Slow and steady wins the fitness race

It’s about that time of year again when many want to press the reset button on their health and wellness. I’ve been writing for WAG for several years now and around this time every year I have stressed that I will not be the fitness guy writing another “Bah Humbug, New Year, New You” article.    

What I’d like to do this month is offer some practical, simple advice and go through some fundamentals to keep in mind as a certified Precision Nutrition Coach. Below are some basic guidelines that I use with clients.    

• Do one thing at a time.  Sounds simple and logical, but one of the biggest downfalls of individuals is putting too much on their plate. (See what I did there). Saying that you are going to start doing cardio three days a week, adding five servings of vegetables every day, cutting out all alcohol and starting with a personal trainer all sounds great. But realistically this type of zero to 100 mentality very rarely works, or sticks. Pick just one thing that you can start with and nail it.    

• Eat a variety of real, whole, unprocessed foods that add value to your body. Yes, the whole “organic” thing really matters, so if an item can stay on the shelf of a grocery counter for six months, it’s probably wise to stay away.  

• Be consistent and “pretty good” every day, rather than alternating wildly between rigid or “perfect” eating and uncontrolled or chaotic eating. Life happens and gets in the way sometimes. Just because the party you attend has an unlimited amount of alcohol and fried foods doesn’t mean you have to overindulge.  

• Commit to doing a habit consistently for at least two weeks before making any changes, to determine how habits are working for you.  Prove to yourself and your body that you can consistently do something for at least two weeks before adding something else on top of that. Change that lasts is change that is gradual.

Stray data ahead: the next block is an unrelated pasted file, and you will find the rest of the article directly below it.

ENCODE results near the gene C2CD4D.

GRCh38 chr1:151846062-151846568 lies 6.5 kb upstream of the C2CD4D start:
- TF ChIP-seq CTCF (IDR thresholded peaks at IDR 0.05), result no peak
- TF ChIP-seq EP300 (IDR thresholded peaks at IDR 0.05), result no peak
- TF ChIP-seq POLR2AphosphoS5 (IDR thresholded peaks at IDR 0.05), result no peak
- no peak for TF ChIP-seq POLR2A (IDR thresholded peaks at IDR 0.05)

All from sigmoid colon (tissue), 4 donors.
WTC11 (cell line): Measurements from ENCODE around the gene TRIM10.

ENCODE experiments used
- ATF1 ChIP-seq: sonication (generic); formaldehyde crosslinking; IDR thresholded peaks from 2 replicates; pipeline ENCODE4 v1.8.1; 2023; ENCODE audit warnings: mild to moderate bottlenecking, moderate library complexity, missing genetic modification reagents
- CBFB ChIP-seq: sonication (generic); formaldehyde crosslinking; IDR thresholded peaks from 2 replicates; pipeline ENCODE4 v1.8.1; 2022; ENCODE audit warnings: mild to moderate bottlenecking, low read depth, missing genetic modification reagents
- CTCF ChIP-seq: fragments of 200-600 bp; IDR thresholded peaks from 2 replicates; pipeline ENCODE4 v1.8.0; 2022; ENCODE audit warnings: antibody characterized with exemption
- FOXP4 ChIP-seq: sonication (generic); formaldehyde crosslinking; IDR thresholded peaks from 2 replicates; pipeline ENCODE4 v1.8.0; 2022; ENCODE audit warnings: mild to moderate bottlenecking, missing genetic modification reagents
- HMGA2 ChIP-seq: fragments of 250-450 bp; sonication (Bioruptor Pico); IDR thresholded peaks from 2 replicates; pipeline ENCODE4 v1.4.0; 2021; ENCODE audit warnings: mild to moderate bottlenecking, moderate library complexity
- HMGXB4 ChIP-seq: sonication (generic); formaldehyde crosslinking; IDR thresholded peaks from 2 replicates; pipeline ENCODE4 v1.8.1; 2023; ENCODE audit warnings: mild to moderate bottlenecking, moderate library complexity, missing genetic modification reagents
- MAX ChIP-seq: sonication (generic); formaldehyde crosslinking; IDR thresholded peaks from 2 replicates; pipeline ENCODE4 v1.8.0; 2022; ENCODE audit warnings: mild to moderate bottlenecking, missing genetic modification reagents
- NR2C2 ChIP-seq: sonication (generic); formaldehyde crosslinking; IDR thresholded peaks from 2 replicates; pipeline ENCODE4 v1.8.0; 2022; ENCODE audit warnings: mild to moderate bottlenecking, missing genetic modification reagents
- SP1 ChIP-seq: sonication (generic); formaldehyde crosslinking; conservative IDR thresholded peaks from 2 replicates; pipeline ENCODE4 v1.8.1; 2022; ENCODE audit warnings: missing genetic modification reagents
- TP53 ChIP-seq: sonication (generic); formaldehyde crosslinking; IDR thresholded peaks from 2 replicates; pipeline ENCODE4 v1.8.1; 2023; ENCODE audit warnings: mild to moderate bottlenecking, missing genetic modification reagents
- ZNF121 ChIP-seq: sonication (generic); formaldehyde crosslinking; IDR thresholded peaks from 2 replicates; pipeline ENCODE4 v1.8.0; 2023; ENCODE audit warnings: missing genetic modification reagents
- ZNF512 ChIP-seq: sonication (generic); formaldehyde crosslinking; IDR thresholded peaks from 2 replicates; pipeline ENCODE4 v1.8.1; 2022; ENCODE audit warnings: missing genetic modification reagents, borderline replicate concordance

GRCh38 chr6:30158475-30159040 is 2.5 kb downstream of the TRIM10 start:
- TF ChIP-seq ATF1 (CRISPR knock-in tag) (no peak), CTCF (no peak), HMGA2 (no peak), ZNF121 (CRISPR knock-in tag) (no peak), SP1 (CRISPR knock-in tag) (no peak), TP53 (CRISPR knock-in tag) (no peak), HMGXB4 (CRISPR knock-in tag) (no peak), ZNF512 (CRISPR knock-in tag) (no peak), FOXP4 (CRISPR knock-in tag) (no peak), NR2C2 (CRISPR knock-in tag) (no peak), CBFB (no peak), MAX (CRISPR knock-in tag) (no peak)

• Your body reflects what you put into it (food, recovery) and take out of it (activity, stress). Yes, in a way we certainly are what we eat.  You can tell how someone eats just by how his or her skin looks. You can tell how mobile someone is by how they get up and down out of a chair.  

• Make decisions based on data and close observation of yourself, not “rules” or someone else’s ideas. It really doesn’t matter that a specific nutritional plan worked for a friend or family member. It may not work the same for you. Finding out what works for you comes with experimentation. Additionally, simply being truly mindful of how certain foods and
activities make you feel can actually go a long way.  

No reinventing of the wheel with any of these points above. That’s because at the end of the day simple is the best way to go. Once simple objectives are met and understood, then it is much easier to move forward. Then you can start getting a little more complex and creative with things. The same can be said for running a business as well. For all us of, our body is our business, and you can’t switch to another company. All you can do is create the most realistic business plan possible for yourself, without getting overwhelmed.  Remember: The definition of insanity is doing the same thing over and over again and expecting a different result.  

As my holiday gift to our beloved WAG readers, I’m offering complimentary access to my nutritional coaching and fitness program.  Simply shoot me an email to Gio@GiovanniRoselli.com and I’ll be happy to answer any questions.  

In good health, Giovanni.

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